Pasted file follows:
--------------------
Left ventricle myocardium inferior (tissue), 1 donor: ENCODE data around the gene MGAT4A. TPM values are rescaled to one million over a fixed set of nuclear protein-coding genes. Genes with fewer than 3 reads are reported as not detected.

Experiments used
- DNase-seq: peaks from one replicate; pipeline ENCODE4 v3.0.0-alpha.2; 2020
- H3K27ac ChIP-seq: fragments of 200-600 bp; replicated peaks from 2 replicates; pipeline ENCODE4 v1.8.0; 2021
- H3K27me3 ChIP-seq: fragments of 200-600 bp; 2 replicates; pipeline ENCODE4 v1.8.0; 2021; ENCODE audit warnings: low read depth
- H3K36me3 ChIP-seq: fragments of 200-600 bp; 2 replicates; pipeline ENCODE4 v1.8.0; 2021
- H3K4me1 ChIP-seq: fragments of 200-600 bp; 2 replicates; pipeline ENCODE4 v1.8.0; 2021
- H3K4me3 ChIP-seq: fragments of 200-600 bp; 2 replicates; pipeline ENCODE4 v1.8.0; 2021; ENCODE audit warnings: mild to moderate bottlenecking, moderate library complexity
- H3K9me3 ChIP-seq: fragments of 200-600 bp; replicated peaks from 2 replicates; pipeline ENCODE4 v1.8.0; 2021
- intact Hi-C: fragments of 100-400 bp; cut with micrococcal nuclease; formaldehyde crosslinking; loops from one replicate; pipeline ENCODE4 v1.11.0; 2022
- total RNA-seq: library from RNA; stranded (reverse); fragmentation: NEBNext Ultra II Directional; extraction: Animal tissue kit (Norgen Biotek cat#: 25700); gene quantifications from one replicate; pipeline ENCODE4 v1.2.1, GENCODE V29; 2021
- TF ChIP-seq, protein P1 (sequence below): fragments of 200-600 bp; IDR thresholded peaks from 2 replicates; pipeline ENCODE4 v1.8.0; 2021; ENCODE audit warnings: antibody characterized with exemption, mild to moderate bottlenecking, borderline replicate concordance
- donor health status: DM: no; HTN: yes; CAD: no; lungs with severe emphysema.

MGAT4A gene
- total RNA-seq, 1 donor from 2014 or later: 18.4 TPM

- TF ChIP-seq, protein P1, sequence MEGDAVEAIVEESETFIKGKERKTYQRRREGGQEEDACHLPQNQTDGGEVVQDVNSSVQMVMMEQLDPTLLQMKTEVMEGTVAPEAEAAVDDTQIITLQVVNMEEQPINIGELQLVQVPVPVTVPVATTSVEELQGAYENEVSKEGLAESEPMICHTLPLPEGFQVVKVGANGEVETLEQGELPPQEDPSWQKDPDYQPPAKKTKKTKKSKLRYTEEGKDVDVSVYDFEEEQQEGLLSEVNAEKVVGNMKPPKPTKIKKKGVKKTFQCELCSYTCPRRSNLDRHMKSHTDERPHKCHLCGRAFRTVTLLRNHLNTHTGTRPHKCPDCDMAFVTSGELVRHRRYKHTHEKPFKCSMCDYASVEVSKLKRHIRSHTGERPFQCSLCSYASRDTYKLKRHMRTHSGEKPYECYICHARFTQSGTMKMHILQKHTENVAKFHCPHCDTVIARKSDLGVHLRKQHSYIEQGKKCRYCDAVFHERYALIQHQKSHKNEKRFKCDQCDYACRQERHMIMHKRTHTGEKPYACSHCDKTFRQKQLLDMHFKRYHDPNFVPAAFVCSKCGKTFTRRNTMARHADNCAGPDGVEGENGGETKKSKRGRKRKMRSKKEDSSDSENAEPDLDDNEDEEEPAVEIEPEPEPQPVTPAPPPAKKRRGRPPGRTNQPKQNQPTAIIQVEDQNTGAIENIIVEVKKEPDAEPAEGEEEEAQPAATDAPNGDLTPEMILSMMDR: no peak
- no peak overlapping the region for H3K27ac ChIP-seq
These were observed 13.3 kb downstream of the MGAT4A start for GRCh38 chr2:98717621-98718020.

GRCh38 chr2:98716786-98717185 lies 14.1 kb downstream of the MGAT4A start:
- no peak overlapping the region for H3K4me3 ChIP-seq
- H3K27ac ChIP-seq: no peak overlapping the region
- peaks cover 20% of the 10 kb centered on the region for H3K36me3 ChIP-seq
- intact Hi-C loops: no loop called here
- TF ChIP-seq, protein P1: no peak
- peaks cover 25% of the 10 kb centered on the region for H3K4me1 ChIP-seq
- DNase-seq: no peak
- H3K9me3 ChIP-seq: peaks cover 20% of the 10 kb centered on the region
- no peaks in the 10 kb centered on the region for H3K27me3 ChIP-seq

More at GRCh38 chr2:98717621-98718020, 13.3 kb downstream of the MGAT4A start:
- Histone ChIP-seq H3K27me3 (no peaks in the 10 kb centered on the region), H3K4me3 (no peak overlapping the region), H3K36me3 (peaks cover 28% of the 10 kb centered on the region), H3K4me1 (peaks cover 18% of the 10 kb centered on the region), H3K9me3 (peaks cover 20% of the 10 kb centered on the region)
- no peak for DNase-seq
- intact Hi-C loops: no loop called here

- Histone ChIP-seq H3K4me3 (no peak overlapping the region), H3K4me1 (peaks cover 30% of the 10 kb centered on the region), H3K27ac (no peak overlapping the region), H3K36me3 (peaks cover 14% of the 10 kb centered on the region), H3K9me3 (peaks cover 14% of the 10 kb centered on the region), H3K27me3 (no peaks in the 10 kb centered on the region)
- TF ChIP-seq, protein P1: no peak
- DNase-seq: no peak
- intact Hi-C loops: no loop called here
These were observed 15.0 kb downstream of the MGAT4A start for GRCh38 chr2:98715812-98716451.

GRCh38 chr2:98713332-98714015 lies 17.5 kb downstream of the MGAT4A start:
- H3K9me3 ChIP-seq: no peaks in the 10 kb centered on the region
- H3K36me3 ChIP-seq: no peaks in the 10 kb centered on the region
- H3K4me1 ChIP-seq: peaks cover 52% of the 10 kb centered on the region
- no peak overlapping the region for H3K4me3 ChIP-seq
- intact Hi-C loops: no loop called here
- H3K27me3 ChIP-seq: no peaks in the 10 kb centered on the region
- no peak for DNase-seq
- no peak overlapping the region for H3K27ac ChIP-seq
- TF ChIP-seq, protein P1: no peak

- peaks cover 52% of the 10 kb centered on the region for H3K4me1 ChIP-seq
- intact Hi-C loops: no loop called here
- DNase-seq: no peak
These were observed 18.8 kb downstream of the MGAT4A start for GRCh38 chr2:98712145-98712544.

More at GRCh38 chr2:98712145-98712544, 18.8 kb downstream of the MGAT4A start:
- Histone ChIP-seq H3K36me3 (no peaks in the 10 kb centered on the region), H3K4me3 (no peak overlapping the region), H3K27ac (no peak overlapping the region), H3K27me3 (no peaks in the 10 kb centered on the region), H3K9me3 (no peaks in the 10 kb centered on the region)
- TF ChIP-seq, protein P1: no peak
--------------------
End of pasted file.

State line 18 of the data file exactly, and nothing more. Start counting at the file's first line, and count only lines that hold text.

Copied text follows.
These were observed 13.3 kb downstream of the MGAT4A start for GRCh38 chr2:98717621-98718020.